Wednesday, May 10, 2006

Happy (American) Mothers' Day

Mom- I love you so much, I'll wash metal ore in poison so you can have a shiny thing. (Gold mining cyanide leach field)

I only say American Mothers' Day in this context, as we Brits celebrate our mamas in March (no doubt our "Mothering Sunday" like most British holidays has its roots in some gore soaked fertility orgy from the pre-Christian past that involved painting our willies blue and donning floral bonnets). But indeed, American Mothers' Day arrives this Sunday. The days leading up to this celebration of love and family are some of the busiest for jewelry retailers and by extention the minerals extraction business.

I'm not going to bang on about stuff we all already know, but as you consider this holiday, and indeed any holiday where gifts are exchanged, please bear in mind the true cost of the present you select is not only borne by your wallet but also by other people far removed from the comfortable world of malls and boutiques.

Illegal gold mine, Ghana

Should you want to know more about the trade in precious metals and gems, and about cleaner (in all senses of the word) alternatives (such as Canadian diamonds, for example) visit No Dirty Gold. Or if they appear too activist google the issue to find out some of the environmental and socio-economic research on the impact of resource extraction for yourself.

After all, your mother raised you better than to ignore the troubles of other people in pursuit of your own pleasures, didn't she?


weasel's Cuzzen Jim said...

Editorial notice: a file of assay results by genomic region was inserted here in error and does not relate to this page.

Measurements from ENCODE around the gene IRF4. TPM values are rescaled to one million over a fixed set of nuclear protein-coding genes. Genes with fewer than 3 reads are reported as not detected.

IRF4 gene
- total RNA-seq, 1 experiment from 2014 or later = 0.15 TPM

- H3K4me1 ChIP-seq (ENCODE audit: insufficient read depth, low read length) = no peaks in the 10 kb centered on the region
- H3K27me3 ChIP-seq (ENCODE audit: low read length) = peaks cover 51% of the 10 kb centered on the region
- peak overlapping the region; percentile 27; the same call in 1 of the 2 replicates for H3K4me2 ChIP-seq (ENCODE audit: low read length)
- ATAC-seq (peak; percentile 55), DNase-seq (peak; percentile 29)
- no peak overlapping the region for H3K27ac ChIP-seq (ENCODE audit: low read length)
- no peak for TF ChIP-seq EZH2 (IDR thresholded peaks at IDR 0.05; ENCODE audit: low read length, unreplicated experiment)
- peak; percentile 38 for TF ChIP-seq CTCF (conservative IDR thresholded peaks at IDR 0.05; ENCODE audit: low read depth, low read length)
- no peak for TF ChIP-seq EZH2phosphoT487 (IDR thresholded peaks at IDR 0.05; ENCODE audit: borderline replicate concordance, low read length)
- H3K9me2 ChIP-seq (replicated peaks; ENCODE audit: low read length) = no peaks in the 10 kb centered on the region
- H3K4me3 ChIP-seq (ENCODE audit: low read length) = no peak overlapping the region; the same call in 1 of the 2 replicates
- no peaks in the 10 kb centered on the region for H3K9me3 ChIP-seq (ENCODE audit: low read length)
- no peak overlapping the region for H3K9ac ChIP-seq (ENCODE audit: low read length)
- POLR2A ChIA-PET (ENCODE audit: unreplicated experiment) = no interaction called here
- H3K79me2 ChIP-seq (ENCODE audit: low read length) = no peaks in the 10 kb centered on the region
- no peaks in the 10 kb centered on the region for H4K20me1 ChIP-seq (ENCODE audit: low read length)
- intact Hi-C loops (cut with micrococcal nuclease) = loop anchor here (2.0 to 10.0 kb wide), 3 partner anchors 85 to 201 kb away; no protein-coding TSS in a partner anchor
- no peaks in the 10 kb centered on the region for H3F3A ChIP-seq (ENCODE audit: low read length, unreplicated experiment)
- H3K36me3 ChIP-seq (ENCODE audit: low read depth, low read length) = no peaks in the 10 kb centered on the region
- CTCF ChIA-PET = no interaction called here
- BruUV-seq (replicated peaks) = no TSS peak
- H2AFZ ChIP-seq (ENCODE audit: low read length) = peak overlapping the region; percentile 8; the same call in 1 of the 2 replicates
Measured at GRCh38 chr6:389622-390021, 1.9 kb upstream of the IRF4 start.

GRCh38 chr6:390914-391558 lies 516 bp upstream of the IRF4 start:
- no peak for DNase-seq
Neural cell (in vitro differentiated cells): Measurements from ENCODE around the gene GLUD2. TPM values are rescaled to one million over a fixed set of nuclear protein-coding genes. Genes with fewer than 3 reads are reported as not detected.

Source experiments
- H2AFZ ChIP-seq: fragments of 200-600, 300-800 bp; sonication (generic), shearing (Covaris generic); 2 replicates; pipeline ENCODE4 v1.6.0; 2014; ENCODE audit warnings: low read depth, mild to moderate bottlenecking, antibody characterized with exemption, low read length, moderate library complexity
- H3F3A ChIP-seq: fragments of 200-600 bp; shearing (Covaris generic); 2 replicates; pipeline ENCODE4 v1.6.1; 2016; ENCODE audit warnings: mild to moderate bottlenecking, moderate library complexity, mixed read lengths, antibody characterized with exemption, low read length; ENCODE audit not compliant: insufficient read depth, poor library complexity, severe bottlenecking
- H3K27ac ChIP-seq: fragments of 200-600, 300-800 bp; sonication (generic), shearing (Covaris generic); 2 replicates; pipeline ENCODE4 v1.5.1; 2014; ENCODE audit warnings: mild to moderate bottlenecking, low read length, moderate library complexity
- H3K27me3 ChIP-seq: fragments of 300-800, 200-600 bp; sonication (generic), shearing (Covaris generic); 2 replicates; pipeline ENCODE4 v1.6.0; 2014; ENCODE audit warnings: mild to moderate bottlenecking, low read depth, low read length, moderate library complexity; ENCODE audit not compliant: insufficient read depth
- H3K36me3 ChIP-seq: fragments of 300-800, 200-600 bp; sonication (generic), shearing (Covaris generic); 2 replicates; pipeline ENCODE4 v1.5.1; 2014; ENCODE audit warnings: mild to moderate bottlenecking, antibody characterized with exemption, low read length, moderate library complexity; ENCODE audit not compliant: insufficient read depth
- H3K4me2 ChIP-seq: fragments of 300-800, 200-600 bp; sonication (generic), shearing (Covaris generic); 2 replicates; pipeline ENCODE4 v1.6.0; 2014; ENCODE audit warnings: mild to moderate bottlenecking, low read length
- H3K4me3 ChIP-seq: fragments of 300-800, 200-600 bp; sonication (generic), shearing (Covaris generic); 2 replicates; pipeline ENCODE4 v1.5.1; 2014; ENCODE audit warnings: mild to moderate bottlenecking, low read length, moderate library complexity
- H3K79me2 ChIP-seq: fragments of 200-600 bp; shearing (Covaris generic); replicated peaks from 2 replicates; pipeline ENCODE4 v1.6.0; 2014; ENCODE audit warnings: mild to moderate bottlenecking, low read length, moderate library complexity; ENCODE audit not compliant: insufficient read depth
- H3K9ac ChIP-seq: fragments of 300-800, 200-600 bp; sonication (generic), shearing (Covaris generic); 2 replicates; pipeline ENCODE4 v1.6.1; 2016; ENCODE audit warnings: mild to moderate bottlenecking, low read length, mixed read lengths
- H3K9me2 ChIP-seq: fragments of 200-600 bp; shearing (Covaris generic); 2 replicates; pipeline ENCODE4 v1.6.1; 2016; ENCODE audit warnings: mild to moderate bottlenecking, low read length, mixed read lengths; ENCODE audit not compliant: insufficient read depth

Actually Mothering Sunday is pretty goddamed Christian (oops).

It's the 4th Sunday in Lent, the day when pious folk go off to worship at the mother church of their parish. And I thought all those bods outside Norwich Cathedral were just queueing for free hot cross buns...

Good call on the jewellery business though. Perhaps a follow-up piece on the trade in columbite-tantalite in 'D'RC? All so people can have the latest model of mobile phone each year. It's to do with pinhead capacitors. That's a part of the phone, not the grunts that keep buying them.

weasel said...

I used to think those queues outside the cathedral were spill over from the Samson and Goliath. Or Pizza One, Pancakes Too. Either way, I'm going to stop painting my willy blue on Mothering Sunday.

The cell phone thing is depressing too; just so people can yell "I'm on the train!" or "I'm in the store!". I don't own one for many reasons (mostly as my friends will tell you because I refuse to call anybody) but I hesitate to feel superior as no doubt I own a hundred things with a thousand components produced by unspeakable exploitation or environmental damage.

The organization I work at has a programme where kids run a cell phone recycling business, hauling in donated phones and shipping them off at a dollar a phone to a refurbisher who then passes them along to medical clinics etc in the developing world (it also keeps pollution out of local landfills). Even as I got the thing off the ground I couldn't shake the feeling that I was attempting to ameliorate one inequity with the product of another. And as for whose landfill the phones go into when they finally die for good- is this another case of the worst effects of good intentions?

Circuitry, gemstones, and "precious" metals though: definitely a trifecta that represents our contempary version of the banality of evil.